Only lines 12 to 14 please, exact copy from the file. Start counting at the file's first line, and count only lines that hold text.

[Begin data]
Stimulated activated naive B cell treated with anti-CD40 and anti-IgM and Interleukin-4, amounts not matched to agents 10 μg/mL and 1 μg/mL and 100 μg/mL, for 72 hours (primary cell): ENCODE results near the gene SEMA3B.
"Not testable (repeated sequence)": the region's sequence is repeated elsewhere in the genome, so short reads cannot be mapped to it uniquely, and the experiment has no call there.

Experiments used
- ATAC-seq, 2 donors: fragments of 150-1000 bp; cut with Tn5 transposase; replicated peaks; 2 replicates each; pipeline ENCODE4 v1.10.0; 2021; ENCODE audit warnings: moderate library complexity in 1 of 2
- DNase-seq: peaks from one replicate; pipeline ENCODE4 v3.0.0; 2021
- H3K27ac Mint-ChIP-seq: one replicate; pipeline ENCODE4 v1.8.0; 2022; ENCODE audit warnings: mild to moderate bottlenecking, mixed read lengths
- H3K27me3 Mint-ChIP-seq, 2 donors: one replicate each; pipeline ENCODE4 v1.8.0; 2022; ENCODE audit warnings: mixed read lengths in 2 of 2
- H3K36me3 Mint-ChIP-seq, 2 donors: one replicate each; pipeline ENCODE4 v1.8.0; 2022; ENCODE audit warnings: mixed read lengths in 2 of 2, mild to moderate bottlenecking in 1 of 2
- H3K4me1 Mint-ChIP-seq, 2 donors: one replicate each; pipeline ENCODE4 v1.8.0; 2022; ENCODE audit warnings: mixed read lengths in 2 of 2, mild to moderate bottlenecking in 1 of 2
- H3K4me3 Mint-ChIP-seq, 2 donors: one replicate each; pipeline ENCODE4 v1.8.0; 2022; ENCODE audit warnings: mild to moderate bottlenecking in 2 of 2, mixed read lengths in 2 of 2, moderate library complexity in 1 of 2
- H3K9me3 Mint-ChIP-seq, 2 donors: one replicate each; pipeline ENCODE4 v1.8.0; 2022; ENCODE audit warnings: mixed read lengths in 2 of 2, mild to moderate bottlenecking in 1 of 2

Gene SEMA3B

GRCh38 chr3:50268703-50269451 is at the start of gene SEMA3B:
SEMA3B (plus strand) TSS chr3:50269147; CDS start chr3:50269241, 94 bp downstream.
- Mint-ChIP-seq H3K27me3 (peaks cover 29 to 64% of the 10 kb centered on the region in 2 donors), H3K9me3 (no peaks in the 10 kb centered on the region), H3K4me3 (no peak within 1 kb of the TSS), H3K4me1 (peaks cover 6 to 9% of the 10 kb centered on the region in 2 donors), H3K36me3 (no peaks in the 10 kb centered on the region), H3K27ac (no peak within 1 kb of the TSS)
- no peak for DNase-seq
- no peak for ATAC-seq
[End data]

Gene SEMA3B

GRCh38 chr3:50268703-50269451 is at the start of gene SEMA3B:
SEMA3B (plus strand) TSS chr3:50269147; CDS start chr3:50269241, 94 bp downstream.